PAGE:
Employee Entitlements – What Happens When a Company is Insolvent?

In most cases of corporate insolvency, employees are owed some form of entitlements, whether contractual entitlements (such as wages or salary), or statutory entitlements (like annual leave, long service leave or redundancy pay).  They are often the creditors who are most seriously affected by the insolvency. Other unsecured creditors may have alternative income sources, while secured creditors can often exercise their security to recover the debt.

For this reason, the Corporations Act provides that all employee entitlements are payable at the time of the appointment of the liquidator and must be paid in full prior to other creditors (with the exception of some secured creditors as discussed below).

What are the priorities for different employee entitlements?

The priorities for payment of employee entitlements are generally in the order of:

  1. Wages, superannuation contributions and any superannuation guarantee charge;
  2. Leave entitlements; and
  3. Redundancy payments.

Each type of entitlement is a separate priority and must be paid in full before the next type of entitlement may be paid (for instance, all wages and superannuation in respect of all employees must be paid in full before any accrued annual or long service leave payments may be made).  Once all priority employee entitlements are paid in full, other unsecured creditors can be paid.

It is important to remember that, if workers do not fall under the definition of “employee” (for instance, they may be independent contractors), or their remuneration is not “wages” (for example, some commission, bonus or other payments), their entitlements have no priority.

Do officers of the company have the same priorities?

Whilst officers of the company may be employees, the Corporations Act treats them, and their relatives, differently.  They are “excluded employees” who only have a priority for some employee entitlements, up to a specified limit.  The rest of their claim is a non-priority debt and may only be claimed as an unsecured debt along with other creditors.  Currently, excluded employees can only claim $2,000 for wages and $1,500 for leave payments.  They can only claim redundancy pay for any period in which they were not an “excluded employee”.

If the employee continues to work after a liquidator is appointed, how does this affect the payment of entitlements?

Sometimes, a liquidator may decide to continue to trade the business after the liquidation commences, and may keep the employees working for an extra period of time.

The Corporations Act provides that employees that accrue entitlements (including wages and leave entitlements) as a result of this extra period are entitled to receive that amount as a cost in the winding up.  The liquidator must calculate the amount of the entitlement that accrued during the period the company was under liquidation, and pay that amount to the employees before declaring and distributing a dividend to creditors.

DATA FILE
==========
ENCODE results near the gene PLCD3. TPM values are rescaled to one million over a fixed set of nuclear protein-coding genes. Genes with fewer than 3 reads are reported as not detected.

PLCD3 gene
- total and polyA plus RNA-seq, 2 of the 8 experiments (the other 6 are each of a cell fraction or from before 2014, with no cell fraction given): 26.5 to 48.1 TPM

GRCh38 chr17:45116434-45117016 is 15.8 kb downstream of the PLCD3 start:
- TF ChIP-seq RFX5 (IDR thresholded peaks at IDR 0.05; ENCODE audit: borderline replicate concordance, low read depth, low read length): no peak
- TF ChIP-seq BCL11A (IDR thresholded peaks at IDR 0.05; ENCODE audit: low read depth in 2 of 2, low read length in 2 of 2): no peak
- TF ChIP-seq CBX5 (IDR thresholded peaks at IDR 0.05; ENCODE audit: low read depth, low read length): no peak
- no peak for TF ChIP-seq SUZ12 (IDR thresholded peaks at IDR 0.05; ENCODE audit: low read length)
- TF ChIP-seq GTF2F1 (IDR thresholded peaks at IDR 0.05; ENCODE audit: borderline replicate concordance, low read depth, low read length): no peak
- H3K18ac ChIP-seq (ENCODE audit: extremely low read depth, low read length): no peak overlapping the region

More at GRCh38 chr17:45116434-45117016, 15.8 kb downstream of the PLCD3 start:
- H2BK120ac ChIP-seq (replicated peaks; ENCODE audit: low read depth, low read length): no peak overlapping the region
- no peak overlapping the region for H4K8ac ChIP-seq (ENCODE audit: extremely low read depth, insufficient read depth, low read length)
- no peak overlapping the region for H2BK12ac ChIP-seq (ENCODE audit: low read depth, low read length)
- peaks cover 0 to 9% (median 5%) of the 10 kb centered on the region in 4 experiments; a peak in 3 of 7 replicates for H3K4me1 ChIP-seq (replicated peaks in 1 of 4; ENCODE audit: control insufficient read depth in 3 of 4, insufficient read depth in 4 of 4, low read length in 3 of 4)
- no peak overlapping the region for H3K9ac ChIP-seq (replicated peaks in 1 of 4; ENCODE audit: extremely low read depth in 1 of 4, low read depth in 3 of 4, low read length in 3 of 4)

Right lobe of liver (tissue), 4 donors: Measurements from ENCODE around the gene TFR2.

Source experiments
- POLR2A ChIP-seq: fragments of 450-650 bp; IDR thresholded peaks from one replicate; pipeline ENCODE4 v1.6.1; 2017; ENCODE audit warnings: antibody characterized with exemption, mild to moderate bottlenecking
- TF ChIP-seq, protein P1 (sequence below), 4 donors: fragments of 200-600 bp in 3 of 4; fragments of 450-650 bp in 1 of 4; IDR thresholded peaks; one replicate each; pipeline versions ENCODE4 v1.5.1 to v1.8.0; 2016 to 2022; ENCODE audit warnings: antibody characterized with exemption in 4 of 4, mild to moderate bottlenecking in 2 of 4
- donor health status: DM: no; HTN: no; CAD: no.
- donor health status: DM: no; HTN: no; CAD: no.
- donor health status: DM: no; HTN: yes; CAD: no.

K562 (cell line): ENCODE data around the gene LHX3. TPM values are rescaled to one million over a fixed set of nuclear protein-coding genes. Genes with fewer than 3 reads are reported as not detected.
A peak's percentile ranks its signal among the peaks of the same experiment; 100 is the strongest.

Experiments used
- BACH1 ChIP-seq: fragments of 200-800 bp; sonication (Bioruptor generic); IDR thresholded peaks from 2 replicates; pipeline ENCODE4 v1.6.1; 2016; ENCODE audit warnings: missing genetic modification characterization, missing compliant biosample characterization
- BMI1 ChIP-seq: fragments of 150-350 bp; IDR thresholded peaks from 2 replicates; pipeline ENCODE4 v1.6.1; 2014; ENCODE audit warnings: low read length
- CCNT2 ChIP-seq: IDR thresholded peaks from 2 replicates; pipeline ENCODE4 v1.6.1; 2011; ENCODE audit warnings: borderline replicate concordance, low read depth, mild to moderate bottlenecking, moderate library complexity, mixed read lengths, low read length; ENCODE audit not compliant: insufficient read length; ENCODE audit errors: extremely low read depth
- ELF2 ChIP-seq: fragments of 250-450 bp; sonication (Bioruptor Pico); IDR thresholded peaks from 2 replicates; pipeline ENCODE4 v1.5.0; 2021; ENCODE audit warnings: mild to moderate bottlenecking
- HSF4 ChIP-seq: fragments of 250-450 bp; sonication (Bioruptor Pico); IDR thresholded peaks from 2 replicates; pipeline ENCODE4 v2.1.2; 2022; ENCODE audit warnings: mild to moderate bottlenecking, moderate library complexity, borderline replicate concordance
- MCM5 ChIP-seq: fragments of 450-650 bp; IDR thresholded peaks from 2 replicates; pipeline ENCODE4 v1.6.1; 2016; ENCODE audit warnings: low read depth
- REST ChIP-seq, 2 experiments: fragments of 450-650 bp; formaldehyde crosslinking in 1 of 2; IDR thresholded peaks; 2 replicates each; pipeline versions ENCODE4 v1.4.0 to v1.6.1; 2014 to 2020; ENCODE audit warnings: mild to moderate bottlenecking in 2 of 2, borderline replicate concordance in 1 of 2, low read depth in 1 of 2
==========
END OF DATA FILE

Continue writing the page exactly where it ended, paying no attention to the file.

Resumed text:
If a third party advances money to pay employee entitlements, do they have the same priority as employees?

In some situations of financial distress, a third party advances monies to a company for the purpose of paying employee wages or other entitlements.  If this occurs, and the money is used for that purpose, the third party may be able to replace the relevant employees when the priority payment is made from the dividends, up to the amount that was advanced.

Which secured creditors are paid dividends before the employee entitlements are paid?

In a liquidation, secured creditors can usually exercise their securities so that they will not be affected by the insolvency process.  However, the Corporations Act gives a priority to employees over floating charges over assets (such as stock in trade and company inventory).  The liquidator can usually use the floating assets of the company to pay employee entitlements, before paying the secured creditors in respect of the floating part of any security.

What if the employer is a bankrupt person, not a company?

If the employer is a person, or a business owned and run by a person (not a company), the Bankruptcy Act will apply.  The Bankruptcy Act contains different provisions relating to priorities for employee entitlements and different limits on those priorities.  These provisions are beyond the scope of this article.

If you require advice or assistance concerning employee entitlements upon insolvency, please contact us on 1300 676 787 for a fee-free, no-obligation discussion with one of our experienced insolvency and employment lawyers.